One of the biggest, and most useful info-dumps about UK TV production has landed today with the publication of the Oliver and Ohlbaum / Pact Census (which is also published alongside a briefing on the impact of Covid this year).
The Guardian’s report focusses on one of the issues most of concern to Bectu:
“The UK’s traditional broadcasters cut the amount spent on British-made shows to the lowest point in a decade last year, as the pandemic played havoc with channel budgets and filming schedules.
Spending by the BBC, ITV, Channel 4 and Channel 5 on programmes from UK production companies dropped by 10% to £1.16bn, the lowest level since 2011 and the first fall in five years.”
The chart showing the first dip below 50% for primary UK commissions looks like this:
This is not unexpected, and (some personal speculation here) UK commissions as a % of UK productions will fall dramatically over the next 3-5 years as vast new capacities for production is opened up. Whether the primary UK commissions number goes down is another question (I suspect it may).
There are a lot of factors in play here –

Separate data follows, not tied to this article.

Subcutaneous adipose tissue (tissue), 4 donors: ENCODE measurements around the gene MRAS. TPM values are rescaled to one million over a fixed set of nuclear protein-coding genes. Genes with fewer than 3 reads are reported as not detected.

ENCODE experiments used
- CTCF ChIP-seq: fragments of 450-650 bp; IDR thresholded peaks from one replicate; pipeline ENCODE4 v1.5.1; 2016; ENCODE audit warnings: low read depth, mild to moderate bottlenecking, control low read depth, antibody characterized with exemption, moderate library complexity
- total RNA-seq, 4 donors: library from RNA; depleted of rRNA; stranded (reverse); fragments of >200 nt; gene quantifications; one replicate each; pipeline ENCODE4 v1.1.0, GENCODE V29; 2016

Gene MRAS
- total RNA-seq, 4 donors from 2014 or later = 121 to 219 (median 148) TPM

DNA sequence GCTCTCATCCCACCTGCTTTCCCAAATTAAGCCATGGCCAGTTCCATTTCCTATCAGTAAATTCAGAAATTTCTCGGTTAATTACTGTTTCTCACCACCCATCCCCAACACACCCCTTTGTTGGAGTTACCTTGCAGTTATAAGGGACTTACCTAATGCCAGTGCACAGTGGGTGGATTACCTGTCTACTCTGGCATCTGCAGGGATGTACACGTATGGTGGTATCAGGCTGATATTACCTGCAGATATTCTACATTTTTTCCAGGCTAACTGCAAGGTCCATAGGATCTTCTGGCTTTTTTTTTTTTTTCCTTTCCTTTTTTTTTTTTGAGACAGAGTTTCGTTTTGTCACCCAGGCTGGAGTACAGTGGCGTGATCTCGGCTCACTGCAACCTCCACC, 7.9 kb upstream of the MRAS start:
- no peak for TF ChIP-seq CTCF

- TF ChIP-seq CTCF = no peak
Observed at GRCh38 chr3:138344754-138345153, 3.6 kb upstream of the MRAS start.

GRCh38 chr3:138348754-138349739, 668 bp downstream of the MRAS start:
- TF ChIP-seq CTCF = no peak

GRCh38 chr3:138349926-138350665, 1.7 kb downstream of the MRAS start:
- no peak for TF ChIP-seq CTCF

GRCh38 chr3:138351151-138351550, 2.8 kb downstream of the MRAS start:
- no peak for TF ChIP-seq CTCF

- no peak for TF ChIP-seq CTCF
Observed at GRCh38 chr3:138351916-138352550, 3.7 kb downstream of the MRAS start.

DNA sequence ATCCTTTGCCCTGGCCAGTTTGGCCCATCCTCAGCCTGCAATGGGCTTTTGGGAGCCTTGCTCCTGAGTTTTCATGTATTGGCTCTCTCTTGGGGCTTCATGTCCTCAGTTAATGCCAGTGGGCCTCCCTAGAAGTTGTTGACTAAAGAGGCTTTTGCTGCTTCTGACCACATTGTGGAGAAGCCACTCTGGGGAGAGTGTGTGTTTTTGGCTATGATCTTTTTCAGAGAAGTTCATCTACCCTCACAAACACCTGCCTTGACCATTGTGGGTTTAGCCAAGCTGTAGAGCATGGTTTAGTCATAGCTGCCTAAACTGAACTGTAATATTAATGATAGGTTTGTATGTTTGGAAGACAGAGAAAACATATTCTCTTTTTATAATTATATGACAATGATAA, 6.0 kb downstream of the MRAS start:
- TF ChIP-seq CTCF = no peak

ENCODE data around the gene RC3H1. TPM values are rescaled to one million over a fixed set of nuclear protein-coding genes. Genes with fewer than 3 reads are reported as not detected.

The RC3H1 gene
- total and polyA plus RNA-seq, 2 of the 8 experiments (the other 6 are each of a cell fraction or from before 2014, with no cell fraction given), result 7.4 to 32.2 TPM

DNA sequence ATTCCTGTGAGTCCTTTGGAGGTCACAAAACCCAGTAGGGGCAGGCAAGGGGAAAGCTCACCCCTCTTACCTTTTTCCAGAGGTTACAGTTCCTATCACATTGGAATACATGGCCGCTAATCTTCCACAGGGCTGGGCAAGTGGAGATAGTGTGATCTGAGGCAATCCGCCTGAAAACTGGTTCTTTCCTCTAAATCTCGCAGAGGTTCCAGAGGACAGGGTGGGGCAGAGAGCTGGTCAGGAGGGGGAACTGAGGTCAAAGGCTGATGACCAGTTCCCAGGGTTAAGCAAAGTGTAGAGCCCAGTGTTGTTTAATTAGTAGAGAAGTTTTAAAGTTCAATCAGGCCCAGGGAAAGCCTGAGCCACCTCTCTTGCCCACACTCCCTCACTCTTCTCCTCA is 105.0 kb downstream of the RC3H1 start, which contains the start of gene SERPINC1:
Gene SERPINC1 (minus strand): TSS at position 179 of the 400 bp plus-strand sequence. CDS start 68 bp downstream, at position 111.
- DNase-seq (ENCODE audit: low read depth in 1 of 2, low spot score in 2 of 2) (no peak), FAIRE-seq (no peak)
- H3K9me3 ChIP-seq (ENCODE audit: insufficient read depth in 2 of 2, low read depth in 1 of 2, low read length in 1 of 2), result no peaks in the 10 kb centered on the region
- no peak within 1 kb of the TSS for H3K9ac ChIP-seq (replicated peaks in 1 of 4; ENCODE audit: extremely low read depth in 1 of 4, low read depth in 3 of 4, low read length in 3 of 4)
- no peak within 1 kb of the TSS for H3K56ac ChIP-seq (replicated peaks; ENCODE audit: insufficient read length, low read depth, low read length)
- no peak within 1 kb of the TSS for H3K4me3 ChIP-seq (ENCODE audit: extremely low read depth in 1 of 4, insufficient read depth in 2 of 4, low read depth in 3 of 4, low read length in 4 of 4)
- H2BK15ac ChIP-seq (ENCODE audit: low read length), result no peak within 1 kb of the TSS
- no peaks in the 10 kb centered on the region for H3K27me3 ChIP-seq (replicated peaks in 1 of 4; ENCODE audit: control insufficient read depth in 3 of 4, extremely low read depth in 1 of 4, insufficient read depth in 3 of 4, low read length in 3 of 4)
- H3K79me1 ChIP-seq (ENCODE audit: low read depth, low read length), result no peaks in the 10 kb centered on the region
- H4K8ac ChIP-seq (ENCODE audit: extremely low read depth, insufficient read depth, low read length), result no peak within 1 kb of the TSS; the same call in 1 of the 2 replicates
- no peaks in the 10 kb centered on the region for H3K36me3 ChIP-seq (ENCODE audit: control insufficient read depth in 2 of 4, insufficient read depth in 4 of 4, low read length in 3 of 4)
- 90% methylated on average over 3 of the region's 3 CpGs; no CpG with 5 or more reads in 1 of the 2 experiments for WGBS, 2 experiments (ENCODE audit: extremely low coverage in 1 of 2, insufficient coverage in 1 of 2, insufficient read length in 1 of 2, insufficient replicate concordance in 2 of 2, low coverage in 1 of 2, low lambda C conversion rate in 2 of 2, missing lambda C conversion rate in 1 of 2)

- Covid-19 disruption of productions,
- the growth of SVoD demand that was happening anyway,
- the growth of SVoD demand was further enhanced by the vacuum of Covid-boredom
- the growth in studio capacity (see above)
- the skills capacity issues that the UK is beginning to face
- BBC defunding
- C4 – potential privatisation
- SVoD productions pricing UK commissions out of the market (when capacity is limited anyway)…
In short, this may be very good news for Bectu members in terms of work availability. It may be less good in terms of the quality of work in two respects:
- there will be a lot of people acting up, and struggling to manage long-hour days
- the productions may not be ones that are popular with UK audiences (and this is always a factor – people tend to like working on productions that will be successful in the UK).
Finally, there is another key factor here: The amount spent on non-London commissions grew to 45% – up from 43% last year. So many organisations are putting out their annual report because they always do, but I suspect this years’ one will be fairly useless in the long term – so many Covid anomalies.
Where is the future of UK production heading? Are London’s expansions going to bring the centre of gravity back firmly onto the capital, or will the nations and regions match the growth in any way? The South West and Wales have done particularly well according to these figures.
— Pact (@PactUK) September 8, 2021
At the moment, the trends are gradually away from London in percentage terms. Colleagues in Regional Production Division will be interested in the Nations and Regions annex to the census – here.